Building on a Strong Foundation

Just a short time ago, the Winn Science Center was nothing but a concrete slab; even the most ambitious projects start out with a foundation.
It took just three months to assemble the Winn Science Center’s steel frame atop the concrete foundation, outlining a building that will inspire Marksmen for decades to come. In January, the entire School community watched as the final beam, speckled with the signatures of the senior class, teachers, and project leaders, was lifted onto the top of the planetarium dome. Just a month later, the steel skeleton is now filled in with fiberglass sheathing, sloped metal trusses border the roof, and the top of the planetarium gleams with metal decking that will soon support the signature copper dome.
 
Since the opening of the McDermott-Green Math-Science Quadrangle in 1961, science and technology have advanced exponentially. To ensure Marksmen are prepared to face the challenges of an ever-changing world, the School regularly updates its strategic plan. The latest iteration, Goals for St. Mark’s IV, identifies the School’s opportunity to “strengthen and expand science and technology education through the construction of the Winn Science Center and the renovation of the McDermott-Green Physical Science Center.”
 
Since its beginning, St. Mark’s has benefited from strong supporters and visionary leaders who seek to further the School’s mission of leading young men forward on the Path to Manhood. A half century ago, the McDermotts and Greens laid the foundation for a major transformation in science education. And today, this tradition of support continues, with a new cadre of community members who have played a foundational role in the success of the School and will enable a bright future for the next generation of leaders and innovators. They have a great understanding of the early and lasting impact St. Mark’s has on students. Through that lens, they can see the Science Center’s potential as a powerful vessel for exposing Marksmen to skills that are so critical for today’s workplace and society.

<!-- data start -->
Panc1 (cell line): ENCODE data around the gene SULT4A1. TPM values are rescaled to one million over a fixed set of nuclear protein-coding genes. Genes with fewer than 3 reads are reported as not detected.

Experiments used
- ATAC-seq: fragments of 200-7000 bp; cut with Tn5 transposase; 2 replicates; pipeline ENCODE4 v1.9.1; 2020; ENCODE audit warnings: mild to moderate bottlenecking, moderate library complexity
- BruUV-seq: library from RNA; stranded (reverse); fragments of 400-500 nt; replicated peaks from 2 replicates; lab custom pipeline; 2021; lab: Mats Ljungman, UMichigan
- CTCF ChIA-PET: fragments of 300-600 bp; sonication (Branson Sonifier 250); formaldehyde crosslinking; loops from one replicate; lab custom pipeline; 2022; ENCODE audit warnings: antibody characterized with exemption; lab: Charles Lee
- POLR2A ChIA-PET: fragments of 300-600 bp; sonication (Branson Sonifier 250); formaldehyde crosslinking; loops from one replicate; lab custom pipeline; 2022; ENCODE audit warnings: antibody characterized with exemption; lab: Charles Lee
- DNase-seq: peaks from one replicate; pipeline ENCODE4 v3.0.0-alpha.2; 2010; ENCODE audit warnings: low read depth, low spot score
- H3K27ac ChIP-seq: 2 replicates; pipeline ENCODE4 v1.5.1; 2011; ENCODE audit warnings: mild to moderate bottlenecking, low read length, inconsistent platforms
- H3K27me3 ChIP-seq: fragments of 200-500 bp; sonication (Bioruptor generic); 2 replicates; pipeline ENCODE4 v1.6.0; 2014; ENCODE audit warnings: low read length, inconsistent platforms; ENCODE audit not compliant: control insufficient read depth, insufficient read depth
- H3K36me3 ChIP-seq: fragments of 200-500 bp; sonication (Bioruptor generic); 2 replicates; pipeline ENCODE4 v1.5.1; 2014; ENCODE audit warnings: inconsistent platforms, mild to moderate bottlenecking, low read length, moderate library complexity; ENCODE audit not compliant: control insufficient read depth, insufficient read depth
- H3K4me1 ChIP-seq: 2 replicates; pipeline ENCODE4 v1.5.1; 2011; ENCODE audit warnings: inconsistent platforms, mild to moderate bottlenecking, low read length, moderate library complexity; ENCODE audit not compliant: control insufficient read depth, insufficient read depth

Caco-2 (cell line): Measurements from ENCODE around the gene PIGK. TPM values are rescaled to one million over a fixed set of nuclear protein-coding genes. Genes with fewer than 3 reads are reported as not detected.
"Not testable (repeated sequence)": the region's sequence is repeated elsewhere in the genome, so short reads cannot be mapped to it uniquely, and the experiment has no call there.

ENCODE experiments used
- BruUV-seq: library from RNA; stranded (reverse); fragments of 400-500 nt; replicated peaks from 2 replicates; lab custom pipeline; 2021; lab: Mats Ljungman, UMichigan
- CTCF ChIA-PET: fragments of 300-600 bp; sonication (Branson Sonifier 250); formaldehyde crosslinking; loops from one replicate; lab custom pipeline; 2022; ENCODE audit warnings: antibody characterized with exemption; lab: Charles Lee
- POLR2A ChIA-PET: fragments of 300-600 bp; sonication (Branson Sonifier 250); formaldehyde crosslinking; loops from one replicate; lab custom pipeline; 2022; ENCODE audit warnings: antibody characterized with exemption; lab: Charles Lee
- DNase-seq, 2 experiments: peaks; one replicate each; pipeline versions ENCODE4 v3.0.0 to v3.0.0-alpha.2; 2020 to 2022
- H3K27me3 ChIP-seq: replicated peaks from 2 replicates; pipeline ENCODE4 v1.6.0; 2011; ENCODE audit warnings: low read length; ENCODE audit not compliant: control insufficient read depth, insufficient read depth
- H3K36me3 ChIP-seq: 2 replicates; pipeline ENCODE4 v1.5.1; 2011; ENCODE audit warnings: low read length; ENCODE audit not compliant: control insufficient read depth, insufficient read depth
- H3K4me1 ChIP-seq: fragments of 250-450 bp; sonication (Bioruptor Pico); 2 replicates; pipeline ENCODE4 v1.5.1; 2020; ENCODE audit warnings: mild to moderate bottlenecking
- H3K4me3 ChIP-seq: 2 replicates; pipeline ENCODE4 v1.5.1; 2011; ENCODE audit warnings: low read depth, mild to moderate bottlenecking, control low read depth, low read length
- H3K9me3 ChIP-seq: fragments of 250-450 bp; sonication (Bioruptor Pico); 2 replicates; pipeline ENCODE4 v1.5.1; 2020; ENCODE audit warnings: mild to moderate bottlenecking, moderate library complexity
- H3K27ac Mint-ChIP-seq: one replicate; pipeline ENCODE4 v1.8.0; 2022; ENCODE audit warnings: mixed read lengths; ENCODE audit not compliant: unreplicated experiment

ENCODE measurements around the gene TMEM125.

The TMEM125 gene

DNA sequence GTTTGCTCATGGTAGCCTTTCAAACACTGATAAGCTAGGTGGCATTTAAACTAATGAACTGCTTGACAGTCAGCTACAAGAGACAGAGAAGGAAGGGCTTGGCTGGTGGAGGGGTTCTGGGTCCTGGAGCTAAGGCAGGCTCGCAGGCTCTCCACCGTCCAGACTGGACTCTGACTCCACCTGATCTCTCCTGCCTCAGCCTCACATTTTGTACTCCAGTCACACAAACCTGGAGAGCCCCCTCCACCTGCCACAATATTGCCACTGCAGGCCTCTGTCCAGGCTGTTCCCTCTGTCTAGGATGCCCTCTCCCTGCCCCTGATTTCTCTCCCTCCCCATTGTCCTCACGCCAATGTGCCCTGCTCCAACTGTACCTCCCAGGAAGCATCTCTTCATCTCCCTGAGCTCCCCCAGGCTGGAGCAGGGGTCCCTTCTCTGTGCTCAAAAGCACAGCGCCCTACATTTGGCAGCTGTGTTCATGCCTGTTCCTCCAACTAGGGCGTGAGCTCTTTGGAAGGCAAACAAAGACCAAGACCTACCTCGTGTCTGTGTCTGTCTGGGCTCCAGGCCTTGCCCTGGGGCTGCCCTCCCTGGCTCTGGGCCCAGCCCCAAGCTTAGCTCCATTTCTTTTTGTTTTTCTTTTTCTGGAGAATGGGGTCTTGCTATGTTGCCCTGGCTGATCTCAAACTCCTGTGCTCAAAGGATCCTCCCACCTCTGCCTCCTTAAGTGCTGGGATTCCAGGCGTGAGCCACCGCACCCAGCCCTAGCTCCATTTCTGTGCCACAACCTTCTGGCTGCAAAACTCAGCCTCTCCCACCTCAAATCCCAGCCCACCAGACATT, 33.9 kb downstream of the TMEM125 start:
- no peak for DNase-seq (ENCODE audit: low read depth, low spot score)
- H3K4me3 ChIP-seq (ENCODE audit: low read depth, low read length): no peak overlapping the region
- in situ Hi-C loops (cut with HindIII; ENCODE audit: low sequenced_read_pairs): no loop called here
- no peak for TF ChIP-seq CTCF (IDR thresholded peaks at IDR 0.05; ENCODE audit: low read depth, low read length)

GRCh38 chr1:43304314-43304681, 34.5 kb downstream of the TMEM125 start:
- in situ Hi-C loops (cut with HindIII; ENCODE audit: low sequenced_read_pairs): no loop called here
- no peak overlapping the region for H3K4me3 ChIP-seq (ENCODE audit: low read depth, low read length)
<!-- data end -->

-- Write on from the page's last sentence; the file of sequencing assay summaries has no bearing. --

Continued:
Some supporters have been part of St. Mark’s for most of their lives. Jon Mosle III ’79 came to St. Mark’s in sixth grade and, after commencement, returned to serve on its Alumni Association Board and the Board of Trustees, including a term as President on both, all while watching his son, Michael ’16, forge his own Marksman experience.
 
“Listening to the faculty talk about the ways the building could transform teaching at St. Mark’s made a big impact on our family,” Jon said. “This impressive space will inspire each student and create new opportunities to find something really exciting.”
 
Other supporters are relatively new to the community but are no less enthusiastic about this project. “The value of a science education early enough in a child's life cannot be overestimated,” said Sam Darwish, father of Jason ’29 and Samo ’27. “The advances of science lie at the heart of development and continual advancement, and science does not work without facilities, labs, and equipment. This building will enable teachers to cultivate future scientific thinkers.”